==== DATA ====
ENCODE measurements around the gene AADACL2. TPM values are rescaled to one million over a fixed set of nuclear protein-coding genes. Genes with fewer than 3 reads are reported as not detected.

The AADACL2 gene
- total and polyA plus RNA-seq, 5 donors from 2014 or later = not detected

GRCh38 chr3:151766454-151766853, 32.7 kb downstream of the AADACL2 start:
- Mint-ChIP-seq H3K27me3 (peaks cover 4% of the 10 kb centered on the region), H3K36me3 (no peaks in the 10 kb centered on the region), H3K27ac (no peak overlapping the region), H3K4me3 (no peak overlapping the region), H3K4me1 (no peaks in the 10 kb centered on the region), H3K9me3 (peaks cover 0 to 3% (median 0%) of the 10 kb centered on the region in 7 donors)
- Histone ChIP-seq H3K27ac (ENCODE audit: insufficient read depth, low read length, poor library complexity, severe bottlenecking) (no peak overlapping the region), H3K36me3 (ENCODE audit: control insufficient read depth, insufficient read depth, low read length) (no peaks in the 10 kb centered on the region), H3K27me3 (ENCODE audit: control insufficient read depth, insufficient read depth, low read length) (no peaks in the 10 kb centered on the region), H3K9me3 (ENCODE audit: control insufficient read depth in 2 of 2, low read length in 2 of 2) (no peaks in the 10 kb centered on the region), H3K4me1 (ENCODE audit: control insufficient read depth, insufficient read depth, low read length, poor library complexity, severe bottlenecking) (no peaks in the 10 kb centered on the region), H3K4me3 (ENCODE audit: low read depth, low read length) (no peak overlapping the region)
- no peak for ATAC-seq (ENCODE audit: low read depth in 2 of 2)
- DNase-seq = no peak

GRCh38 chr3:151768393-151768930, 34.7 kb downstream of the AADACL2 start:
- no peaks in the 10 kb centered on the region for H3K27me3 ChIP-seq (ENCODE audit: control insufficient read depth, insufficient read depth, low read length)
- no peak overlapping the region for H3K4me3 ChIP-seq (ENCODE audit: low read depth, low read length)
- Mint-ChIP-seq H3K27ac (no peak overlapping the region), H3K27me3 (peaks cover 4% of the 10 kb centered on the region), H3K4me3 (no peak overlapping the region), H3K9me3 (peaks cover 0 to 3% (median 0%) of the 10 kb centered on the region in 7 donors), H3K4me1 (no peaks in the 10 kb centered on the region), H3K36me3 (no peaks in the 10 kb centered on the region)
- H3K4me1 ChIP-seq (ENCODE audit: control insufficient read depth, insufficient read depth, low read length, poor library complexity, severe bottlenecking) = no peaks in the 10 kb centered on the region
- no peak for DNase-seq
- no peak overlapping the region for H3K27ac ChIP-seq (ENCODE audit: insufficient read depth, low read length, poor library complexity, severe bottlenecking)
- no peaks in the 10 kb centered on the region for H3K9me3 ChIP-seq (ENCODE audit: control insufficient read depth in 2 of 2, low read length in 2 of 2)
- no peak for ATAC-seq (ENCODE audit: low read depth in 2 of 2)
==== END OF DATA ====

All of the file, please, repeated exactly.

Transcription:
ENCODE measurements around the gene AADACL2. TPM values are rescaled to one million over a fixed set of nuclear protein-coding genes. Genes with fewer than 3 reads are reported as not detected.

The AADACL2 gene
- total and polyA plus RNA-seq, 5 donors from 2014 or later = not detected

GRCh38 chr3:151766454-151766853, 32.7 kb downstream of the AADACL2 start:
- Mint-ChIP-seq H3K27me3 (peaks cover 4% of the 10 kb centered on the region), H3K36me3 (no peaks in the 10 kb centered on the region), H3K27ac (no peak overlapping the region), H3K4me3 (no peak overlapping the region), H3K4me1 (no peaks in the 10 kb centered on the region), H3K9me3 (peaks cover 0 to 3% (median 0%) of the 10 kb centered on the region in 7 donors)
- Histone ChIP-seq H3K27ac (ENCODE audit: insufficient read depth, low read length, poor library complexity, severe bottlenecking) (no peak overlapping the region), H3K36me3 (ENCODE audit: control insufficient read depth, insufficient read depth, low read length) (no peaks in the 10 kb centered on the region), H3K27me3 (ENCODE audit: control insufficient read depth, insufficient read depth, low read length) (no peaks in the 10 kb centered on the region), H3K9me3 (ENCODE audit: control insufficient read depth in 2 of 2, low read length in 2 of 2) (no peaks in the 10 kb centered on the region), H3K4me1 (ENCODE audit: control insufficient read depth, insufficient read depth, low read length, poor library complexity, severe bottlenecking) (no peaks in the 10 kb centered on the region), H3K4me3 (ENCODE audit: low read depth, low read length) (no peak overlapping the region)
- no peak for ATAC-seq (ENCODE audit: low read depth in 2 of 2)
- DNase-seq = no peak

GRCh38 chr3:151768393-151768930, 34.7 kb downstream of the AADACL2 start:
- no peaks in the 10 kb centered on the region for H3K27me3 ChIP-seq (ENCODE audit: control insufficient read depth, insufficient read depth, low read length)
- no peak overlapping the region for H3K4me3 ChIP-seq (ENCODE audit: low read depth, low read length)
- Mint-ChIP-seq H3K27ac (no peak overlapping the region), H3K27me3 (peaks cover 4% of the 10 kb centered on the region), H3K4me3 (no peak overlapping the region), H3K9me3 (peaks cover 0 to 3% (median 0%) of the 10 kb centered on the region in 7 donors), H3K4me1 (no peaks in the 10 kb centered on the region), H3K36me3 (no peaks in the 10 kb centered on the region)
- H3K4me1 ChIP-seq (ENCODE audit: control insufficient read depth, insufficient read depth, low read length, poor library complexity, severe bottlenecking) = no peaks in the 10 kb centered on the region
- no peak for DNase-seq
- no peak overlapping the region for H3K27ac ChIP-seq (ENCODE audit: insufficient read depth, low read length, poor library complexity, severe bottlenecking)
- no peaks in the 10 kb centered on the region for H3K9me3 ChIP-seq (ENCODE audit: control insufficient read depth in 2 of 2, low read length in 2 of 2)
- no peak for ATAC-seq (ENCODE audit: low read depth in 2 of 2)